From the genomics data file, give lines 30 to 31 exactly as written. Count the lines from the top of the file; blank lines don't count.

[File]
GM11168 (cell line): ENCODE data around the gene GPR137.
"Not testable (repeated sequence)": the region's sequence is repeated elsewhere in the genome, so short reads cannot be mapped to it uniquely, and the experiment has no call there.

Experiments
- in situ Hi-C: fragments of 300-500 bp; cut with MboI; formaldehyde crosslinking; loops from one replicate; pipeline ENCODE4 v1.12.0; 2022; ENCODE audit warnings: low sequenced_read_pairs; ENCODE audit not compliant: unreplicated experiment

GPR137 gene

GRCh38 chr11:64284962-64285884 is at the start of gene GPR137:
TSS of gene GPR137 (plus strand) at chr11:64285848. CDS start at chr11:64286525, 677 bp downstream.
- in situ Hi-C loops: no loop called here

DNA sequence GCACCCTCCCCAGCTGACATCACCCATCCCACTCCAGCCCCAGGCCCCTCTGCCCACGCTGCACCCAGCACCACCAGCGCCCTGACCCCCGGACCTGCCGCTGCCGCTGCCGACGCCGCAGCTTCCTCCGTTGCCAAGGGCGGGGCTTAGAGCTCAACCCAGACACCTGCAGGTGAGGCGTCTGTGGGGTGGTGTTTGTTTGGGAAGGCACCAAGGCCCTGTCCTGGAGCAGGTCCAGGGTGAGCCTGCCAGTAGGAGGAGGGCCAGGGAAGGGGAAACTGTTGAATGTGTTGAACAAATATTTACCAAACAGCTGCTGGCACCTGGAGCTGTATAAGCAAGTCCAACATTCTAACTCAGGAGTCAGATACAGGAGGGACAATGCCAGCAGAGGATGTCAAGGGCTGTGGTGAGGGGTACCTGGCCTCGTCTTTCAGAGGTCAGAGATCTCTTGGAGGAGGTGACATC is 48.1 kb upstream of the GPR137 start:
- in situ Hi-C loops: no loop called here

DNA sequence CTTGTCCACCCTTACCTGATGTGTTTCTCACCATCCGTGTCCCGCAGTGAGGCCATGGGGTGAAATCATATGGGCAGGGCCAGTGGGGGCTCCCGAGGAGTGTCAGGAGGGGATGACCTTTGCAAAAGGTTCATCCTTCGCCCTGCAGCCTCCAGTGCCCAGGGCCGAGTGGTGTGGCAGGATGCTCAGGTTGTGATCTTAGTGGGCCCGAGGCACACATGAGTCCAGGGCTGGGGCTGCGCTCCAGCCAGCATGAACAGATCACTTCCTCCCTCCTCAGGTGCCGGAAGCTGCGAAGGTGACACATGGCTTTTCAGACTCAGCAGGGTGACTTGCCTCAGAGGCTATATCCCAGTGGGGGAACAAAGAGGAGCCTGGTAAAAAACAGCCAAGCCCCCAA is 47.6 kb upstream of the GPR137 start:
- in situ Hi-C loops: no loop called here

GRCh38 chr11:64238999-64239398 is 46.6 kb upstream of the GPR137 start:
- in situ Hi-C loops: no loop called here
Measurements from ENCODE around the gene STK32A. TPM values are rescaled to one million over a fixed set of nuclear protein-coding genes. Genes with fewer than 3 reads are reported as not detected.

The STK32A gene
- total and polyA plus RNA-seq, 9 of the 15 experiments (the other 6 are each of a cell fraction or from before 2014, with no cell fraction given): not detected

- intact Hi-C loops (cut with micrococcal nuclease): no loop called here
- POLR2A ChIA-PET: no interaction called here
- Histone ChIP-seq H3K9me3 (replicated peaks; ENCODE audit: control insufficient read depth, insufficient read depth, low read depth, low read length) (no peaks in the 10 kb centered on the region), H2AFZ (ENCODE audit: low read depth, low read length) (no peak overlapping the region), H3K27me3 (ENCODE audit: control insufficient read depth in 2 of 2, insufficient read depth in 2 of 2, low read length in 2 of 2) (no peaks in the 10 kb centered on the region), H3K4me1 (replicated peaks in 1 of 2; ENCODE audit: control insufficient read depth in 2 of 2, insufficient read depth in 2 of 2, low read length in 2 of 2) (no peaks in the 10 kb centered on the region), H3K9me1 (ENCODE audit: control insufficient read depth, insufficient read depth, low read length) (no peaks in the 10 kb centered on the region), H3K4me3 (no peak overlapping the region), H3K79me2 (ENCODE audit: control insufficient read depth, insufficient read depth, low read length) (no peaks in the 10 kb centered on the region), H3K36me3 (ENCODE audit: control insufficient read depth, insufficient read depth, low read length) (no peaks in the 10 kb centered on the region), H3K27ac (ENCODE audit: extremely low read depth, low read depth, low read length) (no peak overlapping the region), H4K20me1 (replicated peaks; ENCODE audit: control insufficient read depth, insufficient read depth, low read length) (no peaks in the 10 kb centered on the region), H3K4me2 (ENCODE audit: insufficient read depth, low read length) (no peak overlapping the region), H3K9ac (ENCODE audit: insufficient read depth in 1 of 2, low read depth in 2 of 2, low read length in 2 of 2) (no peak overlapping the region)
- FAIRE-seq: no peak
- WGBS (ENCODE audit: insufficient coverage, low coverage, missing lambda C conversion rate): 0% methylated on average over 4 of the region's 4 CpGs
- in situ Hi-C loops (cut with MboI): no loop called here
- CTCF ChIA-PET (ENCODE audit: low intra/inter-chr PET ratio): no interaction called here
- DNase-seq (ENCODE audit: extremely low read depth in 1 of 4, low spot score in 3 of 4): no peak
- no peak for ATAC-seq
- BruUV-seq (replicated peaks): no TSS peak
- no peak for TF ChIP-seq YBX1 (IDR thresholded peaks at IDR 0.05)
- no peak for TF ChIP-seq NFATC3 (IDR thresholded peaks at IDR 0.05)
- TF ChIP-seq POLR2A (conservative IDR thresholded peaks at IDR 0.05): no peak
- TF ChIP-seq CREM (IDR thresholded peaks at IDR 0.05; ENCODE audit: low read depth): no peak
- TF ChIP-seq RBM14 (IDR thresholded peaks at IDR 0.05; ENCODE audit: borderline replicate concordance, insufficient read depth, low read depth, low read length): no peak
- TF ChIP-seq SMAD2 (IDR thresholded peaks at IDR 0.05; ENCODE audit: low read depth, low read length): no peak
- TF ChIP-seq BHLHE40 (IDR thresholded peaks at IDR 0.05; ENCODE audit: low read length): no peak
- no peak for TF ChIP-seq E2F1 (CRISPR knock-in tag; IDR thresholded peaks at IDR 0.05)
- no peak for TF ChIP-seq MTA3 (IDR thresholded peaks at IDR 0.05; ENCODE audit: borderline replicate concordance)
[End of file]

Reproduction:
- TF ChIP-seq POLR2A (conservative IDR thresholded peaks at IDR 0.05): no peak
- TF ChIP-seq CREM (IDR thresholded peaks at IDR 0.05; ENCODE audit: low read depth): no peak